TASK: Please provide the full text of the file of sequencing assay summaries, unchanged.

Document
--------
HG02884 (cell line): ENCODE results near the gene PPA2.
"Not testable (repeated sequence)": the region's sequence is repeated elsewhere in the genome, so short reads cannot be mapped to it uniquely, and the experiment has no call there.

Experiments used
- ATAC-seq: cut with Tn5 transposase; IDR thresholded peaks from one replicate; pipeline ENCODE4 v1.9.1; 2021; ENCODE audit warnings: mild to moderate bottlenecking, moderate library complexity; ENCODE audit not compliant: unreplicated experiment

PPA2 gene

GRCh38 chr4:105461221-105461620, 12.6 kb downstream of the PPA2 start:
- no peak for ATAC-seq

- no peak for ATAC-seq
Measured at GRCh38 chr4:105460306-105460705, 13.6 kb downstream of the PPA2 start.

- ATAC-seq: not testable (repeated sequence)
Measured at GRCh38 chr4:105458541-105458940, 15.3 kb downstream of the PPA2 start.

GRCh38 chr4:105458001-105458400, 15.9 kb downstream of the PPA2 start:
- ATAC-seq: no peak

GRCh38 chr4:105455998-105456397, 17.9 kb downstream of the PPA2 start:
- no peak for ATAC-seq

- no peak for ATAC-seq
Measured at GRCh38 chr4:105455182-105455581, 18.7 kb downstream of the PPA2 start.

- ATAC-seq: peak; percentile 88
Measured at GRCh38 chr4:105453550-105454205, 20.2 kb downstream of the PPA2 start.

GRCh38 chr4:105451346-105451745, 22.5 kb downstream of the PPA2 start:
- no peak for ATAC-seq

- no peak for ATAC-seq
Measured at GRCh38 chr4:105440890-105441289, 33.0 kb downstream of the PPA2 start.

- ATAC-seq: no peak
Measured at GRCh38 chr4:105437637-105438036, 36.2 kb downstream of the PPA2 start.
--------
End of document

HG02884 (cell line): ENCODE results near the gene PPA2.
"Not testable (repeated sequence)": the region's sequence is repeated elsewhere in the genome, so short reads cannot be mapped to it uniquely, and the experiment has no call there.

Experiments used
- ATAC-seq: cut with Tn5 transposase; IDR thresholded peaks from one replicate; pipeline ENCODE4 v1.9.1; 2021; ENCODE audit warnings: mild to moderate bottlenecking, moderate library complexity; ENCODE audit not compliant: unreplicated experiment

PPA2 gene

GRCh38 chr4:105461221-105461620, 12.6 kb downstream of the PPA2 start:
- no peak for ATAC-seq

- no peak for ATAC-seq
Measured at GRCh38 chr4:105460306-105460705, 13.6 kb downstream of the PPA2 start.

- ATAC-seq: not testable (repeated sequence)
Measured at GRCh38 chr4:105458541-105458940, 15.3 kb downstream of the PPA2 start.

GRCh38 chr4:105458001-105458400, 15.9 kb downstream of the PPA2 start:
- ATAC-seq: no peak

GRCh38 chr4:105455998-105456397, 17.9 kb downstream of the PPA2 start:
- no peak for ATAC-seq

- no peak for ATAC-seq
Measured at GRCh38 chr4:105455182-105455581, 18.7 kb downstream of the PPA2 start.

- ATAC-seq: peak; percentile 88
Measured at GRCh38 chr4:105453550-105454205, 20.2 kb downstream of the PPA2 start.

GRCh38 chr4:105451346-105451745, 22.5 kb downstream of the PPA2 start:
- no peak for ATAC-seq

- no peak for ATAC-seq
Measured at GRCh38 chr4:105440890-105441289, 33.0 kb downstream of the PPA2 start.

- ATAC-seq: no peak
Measured at GRCh38 chr4:105437637-105438036, 36.2 kb downstream of the PPA2 start.